date 2014-01-30
The Invention of Six Sigma

The Invention of Six Sigma

Most professionals around the world are aware of Six Sigma but many know about the history of it...

Back in the 1980’s Motorola was losing profit and respectability in all markets they were involved in. Customer satisfaction was a thing of the past and customer frustration was something Motorola was becoming accustomed to. For them, the operating costs were too high and levels of profit were too low. The truth was; Motorola were now hated by customers and members of the public due to the lack of quality in the service they provided. Therefore customers were now turning to Japanese companies who were beginning to emerge. These companies provided reliability where Motorola failed and the huge amount of quality defects were building up in front of Motorola’s doors. After much investigation it was found that all of their products were failing in the final test and had to therefore go back through a re-work cycle…this took time and money.

Something had to change…

There was a need for the birth of six sigma.

Motorola learnt that they needed to change all of their systems in all operations including; manufacturing, administration and sales in order to focus predominantly on customer satisfaction. They learnt from their Japanese rivals that all members of the company must be included in this transition; two brains were better than one, especially when it came to increasing morale and efficiency. They also learnt that it is crucial to keep things simple when it comes to designs rather than over complicate anything as the simpler things had higher levels of quality and reliability. From this they discovered that they needed to improve their manufacturing techniques to ensure that all products were built and function correctly the first time, from the beginning. The leaders of Motorola pulled their brains together in order to establish this vision of Six Sigma.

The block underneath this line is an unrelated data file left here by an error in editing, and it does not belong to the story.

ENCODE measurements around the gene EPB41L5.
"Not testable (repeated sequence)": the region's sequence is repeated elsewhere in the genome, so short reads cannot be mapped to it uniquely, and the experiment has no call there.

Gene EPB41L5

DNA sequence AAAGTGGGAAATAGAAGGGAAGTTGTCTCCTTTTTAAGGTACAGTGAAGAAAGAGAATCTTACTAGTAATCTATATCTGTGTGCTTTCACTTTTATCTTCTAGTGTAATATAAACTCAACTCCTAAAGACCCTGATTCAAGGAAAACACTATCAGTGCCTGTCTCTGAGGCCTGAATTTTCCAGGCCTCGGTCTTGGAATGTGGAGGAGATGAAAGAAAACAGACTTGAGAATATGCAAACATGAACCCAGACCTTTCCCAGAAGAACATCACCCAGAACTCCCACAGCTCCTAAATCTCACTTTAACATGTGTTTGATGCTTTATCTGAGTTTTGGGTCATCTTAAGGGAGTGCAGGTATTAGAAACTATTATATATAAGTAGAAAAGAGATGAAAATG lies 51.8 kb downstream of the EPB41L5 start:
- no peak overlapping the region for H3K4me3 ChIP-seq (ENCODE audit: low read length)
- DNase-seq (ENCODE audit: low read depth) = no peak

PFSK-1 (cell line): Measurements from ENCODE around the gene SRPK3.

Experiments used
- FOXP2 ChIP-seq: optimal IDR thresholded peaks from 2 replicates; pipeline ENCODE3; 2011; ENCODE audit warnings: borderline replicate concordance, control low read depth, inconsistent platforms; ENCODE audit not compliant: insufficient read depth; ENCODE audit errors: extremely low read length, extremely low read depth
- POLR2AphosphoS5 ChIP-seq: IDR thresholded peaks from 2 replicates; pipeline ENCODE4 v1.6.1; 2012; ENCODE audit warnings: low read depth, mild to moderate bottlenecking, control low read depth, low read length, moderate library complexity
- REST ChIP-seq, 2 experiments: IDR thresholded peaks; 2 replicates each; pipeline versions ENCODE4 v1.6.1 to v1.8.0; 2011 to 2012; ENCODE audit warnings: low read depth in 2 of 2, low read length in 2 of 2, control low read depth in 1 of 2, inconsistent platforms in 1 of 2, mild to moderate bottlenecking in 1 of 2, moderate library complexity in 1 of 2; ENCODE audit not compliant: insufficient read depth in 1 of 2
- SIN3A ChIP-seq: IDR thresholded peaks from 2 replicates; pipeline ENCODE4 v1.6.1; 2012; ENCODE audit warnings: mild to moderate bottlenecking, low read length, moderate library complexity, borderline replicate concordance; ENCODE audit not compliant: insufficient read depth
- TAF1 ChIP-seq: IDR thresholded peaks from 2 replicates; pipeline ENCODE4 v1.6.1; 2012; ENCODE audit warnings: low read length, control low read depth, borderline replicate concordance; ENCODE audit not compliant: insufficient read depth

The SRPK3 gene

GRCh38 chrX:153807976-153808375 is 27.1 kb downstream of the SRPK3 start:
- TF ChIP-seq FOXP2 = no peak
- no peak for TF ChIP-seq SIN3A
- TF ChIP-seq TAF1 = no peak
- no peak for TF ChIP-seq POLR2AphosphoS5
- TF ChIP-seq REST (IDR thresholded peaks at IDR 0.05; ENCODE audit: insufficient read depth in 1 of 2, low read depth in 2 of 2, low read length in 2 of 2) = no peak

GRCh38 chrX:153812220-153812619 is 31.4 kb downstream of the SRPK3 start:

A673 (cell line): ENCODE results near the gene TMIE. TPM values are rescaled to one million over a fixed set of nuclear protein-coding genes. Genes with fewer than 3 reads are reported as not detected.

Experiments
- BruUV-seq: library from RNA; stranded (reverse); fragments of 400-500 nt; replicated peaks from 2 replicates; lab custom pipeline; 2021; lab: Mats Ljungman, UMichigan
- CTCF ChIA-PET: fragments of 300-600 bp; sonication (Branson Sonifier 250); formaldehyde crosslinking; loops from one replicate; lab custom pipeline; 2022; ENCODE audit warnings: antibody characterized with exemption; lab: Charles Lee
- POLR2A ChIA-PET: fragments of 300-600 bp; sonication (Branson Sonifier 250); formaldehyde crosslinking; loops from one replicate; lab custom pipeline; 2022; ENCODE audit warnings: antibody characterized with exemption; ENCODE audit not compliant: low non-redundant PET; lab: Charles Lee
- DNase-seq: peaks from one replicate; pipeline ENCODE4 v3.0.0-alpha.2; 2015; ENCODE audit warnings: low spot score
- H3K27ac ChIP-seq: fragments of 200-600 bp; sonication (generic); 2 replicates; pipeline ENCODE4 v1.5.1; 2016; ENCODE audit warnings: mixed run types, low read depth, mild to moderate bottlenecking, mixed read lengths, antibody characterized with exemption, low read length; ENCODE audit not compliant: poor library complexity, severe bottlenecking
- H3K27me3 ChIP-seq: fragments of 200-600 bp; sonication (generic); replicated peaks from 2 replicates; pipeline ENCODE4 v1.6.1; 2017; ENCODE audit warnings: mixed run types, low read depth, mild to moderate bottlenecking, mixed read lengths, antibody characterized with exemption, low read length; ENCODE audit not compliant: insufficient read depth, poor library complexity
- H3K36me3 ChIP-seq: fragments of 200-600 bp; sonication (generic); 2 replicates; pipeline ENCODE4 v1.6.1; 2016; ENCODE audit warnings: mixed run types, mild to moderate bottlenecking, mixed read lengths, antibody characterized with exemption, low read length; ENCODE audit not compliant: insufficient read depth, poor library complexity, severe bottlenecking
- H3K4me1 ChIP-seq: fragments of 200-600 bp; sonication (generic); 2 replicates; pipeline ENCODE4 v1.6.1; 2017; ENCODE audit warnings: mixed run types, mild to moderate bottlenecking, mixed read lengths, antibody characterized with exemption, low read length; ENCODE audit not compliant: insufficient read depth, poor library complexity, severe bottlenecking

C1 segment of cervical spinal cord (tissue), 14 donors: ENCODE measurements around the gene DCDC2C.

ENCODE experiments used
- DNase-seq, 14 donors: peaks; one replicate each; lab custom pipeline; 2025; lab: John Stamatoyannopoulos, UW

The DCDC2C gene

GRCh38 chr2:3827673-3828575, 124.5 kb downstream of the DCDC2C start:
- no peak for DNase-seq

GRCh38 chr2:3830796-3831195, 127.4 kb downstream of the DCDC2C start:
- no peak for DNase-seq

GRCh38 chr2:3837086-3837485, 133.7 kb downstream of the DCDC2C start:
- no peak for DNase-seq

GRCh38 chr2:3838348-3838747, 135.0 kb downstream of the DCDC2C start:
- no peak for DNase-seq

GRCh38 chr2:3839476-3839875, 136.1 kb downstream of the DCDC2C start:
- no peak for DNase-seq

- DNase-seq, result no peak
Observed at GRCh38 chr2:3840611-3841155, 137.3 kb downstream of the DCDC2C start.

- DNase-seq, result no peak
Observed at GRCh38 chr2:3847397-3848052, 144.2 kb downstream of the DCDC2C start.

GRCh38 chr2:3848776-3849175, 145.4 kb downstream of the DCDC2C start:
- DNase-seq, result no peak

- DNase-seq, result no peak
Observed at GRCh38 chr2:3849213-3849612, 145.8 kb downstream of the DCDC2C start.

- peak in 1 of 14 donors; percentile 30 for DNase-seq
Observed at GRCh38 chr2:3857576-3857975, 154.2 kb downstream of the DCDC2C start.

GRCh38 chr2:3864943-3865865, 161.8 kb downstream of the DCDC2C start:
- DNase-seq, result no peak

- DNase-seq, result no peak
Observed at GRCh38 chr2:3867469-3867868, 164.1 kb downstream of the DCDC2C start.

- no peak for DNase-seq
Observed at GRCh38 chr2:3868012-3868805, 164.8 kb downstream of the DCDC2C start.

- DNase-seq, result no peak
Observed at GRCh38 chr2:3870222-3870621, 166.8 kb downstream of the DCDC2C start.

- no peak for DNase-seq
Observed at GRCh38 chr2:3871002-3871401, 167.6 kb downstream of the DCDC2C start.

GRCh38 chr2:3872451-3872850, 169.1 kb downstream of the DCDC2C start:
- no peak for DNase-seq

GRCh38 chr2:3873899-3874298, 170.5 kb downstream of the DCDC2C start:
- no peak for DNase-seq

From this Six Sigma was launched in 1987 and the corporate leaders of this travelled the world to share their Six Sigma knowledge with all Motorola offices around the globe. Whilst many were not very excited about this change and many thought it was merely a fleeting idea which would soon be forgotten, the corporate leaders ensured that their Six Sigma methodology was employed throughout the Motorola manufacturing systems around the world. Six Sigma reports were demanded at every given moment, quality levels were to be their first agenda in all reviews on operations. Soon quality became Motorola’s mode of operation.

Later there became a concept called; ‘opportunity for error’ which must be performed correctly in order to deliver a good, conforming product or service to the customer. This was then followed by everyone in all situations. All team members were trained on this theory as well as the others within the Six Sigma formula. As this developed and Motorola grew, gaining their top spot in the competition once again, the term ‘customer satisfaction’ evolved and grew.

Black and Green belts were not applied to the Six Sigma methodology or program at Motorola until the 1990’s. Since then Motorola has now been recognised as the leading edge standard for all companies involved in manufacturing, service and retail.

Motorola learnt that the true experts in Six Sigma were those who used Six Sigma and did the job. From this all workers took responsibility and accountability for their own tasks which increased efficiency and quality throughout the processes.

Since its birth, Six Sigma has changed the world of business and manufacturing and will continue to do so.

 

 

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